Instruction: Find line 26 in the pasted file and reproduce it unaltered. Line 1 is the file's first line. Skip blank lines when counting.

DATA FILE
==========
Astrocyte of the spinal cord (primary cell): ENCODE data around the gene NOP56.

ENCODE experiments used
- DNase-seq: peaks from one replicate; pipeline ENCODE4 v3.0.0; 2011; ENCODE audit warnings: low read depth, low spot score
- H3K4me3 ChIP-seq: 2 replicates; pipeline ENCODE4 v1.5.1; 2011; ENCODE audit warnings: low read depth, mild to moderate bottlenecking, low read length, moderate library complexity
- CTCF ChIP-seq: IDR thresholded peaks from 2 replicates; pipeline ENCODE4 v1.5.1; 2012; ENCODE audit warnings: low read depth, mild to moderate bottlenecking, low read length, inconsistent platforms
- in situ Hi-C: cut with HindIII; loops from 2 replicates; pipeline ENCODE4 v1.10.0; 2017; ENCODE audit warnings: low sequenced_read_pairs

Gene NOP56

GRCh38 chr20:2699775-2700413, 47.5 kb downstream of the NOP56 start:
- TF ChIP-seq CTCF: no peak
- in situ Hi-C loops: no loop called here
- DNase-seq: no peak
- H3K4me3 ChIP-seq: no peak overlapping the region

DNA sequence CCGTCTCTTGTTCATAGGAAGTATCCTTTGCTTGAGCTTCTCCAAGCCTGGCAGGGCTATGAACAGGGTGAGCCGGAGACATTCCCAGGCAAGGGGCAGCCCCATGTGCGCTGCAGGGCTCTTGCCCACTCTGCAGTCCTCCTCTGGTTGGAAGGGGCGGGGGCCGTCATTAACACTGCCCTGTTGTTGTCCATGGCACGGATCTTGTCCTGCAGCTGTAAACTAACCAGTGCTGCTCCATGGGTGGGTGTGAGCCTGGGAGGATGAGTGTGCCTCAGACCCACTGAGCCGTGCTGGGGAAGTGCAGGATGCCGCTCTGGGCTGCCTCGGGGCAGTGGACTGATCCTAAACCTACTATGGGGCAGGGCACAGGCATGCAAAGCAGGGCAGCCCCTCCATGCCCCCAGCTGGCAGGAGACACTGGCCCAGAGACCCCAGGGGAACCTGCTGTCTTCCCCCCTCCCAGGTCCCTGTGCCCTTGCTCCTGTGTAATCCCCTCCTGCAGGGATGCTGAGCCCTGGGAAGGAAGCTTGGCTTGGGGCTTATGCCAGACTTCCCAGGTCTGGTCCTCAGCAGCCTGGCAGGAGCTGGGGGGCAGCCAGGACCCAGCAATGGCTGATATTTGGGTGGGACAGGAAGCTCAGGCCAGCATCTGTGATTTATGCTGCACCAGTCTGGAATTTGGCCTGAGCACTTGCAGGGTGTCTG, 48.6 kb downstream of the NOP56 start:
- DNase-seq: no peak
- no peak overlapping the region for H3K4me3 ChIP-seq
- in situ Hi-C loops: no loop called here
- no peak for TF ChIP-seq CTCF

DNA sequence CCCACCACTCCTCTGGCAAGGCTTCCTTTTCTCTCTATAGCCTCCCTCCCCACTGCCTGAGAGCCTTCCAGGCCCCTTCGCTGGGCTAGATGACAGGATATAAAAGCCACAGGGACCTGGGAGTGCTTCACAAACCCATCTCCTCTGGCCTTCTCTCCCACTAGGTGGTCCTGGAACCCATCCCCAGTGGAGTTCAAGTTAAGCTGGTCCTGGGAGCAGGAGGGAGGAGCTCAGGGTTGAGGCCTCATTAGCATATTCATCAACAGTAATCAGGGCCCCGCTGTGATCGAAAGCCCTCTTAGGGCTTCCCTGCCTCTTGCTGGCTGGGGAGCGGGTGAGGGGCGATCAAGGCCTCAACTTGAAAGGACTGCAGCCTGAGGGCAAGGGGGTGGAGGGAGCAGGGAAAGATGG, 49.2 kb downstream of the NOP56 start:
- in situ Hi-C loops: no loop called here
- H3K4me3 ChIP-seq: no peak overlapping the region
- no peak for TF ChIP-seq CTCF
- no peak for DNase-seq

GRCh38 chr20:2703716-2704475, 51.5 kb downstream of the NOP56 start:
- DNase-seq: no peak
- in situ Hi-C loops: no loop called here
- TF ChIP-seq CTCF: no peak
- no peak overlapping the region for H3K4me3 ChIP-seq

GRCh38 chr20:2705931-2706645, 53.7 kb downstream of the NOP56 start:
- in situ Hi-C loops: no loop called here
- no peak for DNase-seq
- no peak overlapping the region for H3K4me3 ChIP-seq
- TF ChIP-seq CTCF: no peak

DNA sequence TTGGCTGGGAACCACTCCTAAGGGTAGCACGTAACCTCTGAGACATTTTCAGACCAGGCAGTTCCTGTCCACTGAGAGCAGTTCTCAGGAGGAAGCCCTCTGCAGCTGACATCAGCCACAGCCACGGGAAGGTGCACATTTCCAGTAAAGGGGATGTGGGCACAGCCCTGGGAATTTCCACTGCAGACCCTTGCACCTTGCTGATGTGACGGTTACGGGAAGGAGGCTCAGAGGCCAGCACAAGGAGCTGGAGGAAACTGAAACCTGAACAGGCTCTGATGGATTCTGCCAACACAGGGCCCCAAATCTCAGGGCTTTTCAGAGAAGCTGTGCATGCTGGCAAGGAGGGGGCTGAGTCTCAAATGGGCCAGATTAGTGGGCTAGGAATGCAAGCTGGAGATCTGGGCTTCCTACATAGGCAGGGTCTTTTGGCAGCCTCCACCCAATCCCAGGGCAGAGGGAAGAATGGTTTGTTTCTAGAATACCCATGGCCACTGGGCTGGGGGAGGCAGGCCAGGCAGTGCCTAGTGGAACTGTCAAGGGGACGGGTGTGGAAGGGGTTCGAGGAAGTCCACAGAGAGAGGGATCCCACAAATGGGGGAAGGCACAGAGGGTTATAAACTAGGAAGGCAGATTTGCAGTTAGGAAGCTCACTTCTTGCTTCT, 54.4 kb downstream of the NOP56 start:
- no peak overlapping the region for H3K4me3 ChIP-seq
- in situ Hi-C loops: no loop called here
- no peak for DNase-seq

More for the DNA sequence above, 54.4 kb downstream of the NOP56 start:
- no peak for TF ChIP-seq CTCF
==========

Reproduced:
- TF ChIP-seq CTCF: no peak